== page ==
What Should You Know About U.S. Overtime Rules?
You work hard every day when you go to work. You may have to work more than 40 hours per week at some point to catch up on back orders or complete an overdue project. You are excited to use your overtime cash to catch up on some things. However, when your paycheck arrives, the overtime money is missing. What? Your boss was aware that you were putting in additional hours. Should you not have gotten the extra money?
Most companies are required by federal and state legislation to pay overtime. Overtime pay is 50% of the employee’s regular hourly rate. This means that for each extra hour worked, an employee must be paid “time and a half”—the employee’s regular hourly rate plus the 50% overtime premium.
Because these regulations contain several restrictions, not all employees are eligible for overtime pay. Employees eligible for overtime are referred to as “nonexempt,” whereas those who are not are referred to as “exempt.” Today, speak with an employment attorney in Ontario, CA, to learn more.
What counts as overtime?
Most state and federal rules use a weekly overtime standard. Nonexempt workers have the right to overtime pay for every hour worked in excess of 40 in a workweek, regardless of how many hours they work per day. Nathan, for example, is a nonexempt employee who works six hours on Monday and twelve hours on Tuesday (and no other hours throughout the week). Because his total weekly hours do not exceed 40, he is not eligible for overtime under the weekly threshold.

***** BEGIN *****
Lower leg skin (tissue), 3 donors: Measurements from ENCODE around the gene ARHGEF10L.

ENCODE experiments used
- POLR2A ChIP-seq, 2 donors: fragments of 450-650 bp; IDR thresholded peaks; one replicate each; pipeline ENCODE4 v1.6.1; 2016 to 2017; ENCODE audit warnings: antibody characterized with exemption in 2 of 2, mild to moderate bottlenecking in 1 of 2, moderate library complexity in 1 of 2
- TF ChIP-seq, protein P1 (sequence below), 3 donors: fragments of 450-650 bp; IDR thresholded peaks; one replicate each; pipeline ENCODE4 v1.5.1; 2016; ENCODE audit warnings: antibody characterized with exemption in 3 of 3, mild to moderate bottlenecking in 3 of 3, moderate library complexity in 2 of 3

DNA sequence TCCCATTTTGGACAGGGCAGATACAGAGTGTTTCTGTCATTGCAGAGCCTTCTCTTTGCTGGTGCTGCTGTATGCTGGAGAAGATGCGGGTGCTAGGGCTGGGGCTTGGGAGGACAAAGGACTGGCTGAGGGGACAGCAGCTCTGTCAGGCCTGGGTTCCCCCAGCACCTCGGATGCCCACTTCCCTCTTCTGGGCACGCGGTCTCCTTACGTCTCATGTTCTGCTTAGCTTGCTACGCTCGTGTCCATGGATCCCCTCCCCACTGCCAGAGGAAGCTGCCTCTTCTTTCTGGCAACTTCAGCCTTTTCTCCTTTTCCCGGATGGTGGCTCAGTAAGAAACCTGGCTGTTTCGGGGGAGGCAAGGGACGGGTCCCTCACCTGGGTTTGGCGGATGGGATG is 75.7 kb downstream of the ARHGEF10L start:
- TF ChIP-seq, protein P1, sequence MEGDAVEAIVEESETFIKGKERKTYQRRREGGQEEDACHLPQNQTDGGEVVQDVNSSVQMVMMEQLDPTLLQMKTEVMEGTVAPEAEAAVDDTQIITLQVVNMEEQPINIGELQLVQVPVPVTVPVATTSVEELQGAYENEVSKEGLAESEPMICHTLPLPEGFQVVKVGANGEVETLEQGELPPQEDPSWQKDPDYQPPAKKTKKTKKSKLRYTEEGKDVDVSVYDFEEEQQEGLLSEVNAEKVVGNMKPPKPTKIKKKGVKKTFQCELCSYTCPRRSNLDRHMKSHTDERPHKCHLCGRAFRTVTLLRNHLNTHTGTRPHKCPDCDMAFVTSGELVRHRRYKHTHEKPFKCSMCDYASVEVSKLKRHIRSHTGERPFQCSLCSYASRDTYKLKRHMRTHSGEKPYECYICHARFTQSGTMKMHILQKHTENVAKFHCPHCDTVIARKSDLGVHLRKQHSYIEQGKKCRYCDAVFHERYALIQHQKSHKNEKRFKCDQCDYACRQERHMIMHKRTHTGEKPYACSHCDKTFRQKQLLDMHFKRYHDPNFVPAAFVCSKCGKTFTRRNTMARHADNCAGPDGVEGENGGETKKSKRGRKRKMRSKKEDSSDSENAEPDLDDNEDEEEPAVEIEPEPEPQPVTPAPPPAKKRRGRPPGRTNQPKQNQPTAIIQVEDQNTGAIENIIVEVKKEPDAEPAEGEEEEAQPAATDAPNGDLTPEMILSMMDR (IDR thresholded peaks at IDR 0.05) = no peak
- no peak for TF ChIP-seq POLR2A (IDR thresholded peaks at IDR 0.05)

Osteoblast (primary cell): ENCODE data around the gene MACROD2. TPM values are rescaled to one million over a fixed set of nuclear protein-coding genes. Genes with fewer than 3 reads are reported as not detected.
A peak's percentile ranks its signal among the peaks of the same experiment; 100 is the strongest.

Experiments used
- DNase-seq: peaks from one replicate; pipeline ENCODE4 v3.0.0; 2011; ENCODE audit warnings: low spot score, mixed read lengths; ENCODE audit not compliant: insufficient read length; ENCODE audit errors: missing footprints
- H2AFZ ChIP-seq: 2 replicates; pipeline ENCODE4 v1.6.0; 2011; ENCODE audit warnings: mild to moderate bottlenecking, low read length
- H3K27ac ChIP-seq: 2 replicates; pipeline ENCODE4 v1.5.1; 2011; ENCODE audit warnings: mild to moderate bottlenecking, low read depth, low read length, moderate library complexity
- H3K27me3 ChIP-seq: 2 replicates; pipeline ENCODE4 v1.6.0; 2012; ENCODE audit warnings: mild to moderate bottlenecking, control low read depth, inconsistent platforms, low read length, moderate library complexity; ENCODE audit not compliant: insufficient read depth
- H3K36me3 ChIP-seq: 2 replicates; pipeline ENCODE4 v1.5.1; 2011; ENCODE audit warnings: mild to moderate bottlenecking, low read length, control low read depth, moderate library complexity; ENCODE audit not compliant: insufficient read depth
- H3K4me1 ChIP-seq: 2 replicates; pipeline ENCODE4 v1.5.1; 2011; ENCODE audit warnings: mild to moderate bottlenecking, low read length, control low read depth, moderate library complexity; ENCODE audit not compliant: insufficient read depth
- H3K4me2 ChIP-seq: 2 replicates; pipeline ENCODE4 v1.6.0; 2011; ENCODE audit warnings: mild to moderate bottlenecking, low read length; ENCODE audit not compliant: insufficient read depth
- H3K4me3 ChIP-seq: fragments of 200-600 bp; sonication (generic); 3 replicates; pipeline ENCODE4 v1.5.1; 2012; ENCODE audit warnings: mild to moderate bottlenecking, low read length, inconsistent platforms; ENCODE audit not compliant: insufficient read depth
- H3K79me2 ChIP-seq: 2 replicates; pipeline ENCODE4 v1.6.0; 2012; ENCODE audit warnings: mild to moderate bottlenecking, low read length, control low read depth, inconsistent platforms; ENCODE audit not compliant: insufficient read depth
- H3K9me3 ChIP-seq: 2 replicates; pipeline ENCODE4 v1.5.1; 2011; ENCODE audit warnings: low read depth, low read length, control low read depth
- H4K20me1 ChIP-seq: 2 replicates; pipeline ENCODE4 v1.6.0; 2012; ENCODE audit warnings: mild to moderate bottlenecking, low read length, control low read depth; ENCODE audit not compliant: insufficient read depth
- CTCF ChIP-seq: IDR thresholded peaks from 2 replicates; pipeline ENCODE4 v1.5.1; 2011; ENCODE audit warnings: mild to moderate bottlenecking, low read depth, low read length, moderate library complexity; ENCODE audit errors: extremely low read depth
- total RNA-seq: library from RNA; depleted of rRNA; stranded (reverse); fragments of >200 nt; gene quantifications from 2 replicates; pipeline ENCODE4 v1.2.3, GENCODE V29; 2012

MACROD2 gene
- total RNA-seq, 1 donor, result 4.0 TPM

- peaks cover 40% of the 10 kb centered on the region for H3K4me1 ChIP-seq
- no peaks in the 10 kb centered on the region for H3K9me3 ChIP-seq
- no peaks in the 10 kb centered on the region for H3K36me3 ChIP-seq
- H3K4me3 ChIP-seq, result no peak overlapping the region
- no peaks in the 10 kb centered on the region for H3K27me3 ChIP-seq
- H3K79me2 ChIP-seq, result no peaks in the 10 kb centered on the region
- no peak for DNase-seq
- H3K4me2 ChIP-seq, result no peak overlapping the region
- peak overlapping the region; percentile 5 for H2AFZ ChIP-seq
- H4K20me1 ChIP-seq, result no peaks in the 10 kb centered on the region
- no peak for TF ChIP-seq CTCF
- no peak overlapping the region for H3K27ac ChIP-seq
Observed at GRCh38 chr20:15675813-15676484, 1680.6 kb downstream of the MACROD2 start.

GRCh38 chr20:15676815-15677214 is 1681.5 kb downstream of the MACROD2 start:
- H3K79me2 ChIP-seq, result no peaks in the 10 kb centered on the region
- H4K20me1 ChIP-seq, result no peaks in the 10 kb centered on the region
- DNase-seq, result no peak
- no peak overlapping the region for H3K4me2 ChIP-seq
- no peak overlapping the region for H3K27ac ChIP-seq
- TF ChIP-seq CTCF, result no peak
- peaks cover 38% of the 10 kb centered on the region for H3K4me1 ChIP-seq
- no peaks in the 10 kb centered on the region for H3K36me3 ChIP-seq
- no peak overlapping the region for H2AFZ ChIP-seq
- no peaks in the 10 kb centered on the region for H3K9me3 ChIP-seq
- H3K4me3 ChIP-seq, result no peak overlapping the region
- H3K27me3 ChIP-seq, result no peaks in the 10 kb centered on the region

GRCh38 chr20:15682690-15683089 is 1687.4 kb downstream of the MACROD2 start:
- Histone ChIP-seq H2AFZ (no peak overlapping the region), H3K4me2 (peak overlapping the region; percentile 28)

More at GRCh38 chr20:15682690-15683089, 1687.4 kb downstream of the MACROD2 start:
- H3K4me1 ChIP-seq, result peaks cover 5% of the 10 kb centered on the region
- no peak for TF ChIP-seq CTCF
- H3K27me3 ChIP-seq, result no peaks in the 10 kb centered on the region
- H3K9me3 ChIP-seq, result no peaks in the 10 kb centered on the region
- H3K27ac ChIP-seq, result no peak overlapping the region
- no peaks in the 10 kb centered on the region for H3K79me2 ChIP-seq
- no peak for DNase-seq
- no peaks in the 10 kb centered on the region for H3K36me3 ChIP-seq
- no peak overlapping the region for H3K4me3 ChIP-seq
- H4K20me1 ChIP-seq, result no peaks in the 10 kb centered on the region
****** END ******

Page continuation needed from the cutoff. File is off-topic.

Daily overtime is also required in California and a few other states. This means that nonexempt employees are qualified for overtime pay for every hour worked more than eight in a day. Take Nathan from the last example. Throughout a daily overtime jurisdiction, he would be qualified for overtime compensation for the six additional hours he worked on Tuesday, even though he did not work more than 40 hours throughout the week.
Employers that must pay overtime
Although most companies are mandated to pay overtime, not all are. To determine if your firm is required to pay overtime, first, assess whether you are subject to the federal Fair Labor Standards Act (FLSA), the federal wage and hour statute that governs overtime compensation.
The FLSA generally applies to businesses with yearly sales of $500,000 or more. Even if your firm is small, you must pay overtime if your employees engage in “interstate commerce,” as Congress defines it—that is, they do business across states. This includes making phone calls to or from another state, sending mail out of state, and handling items that have arrived from or will travel to another state.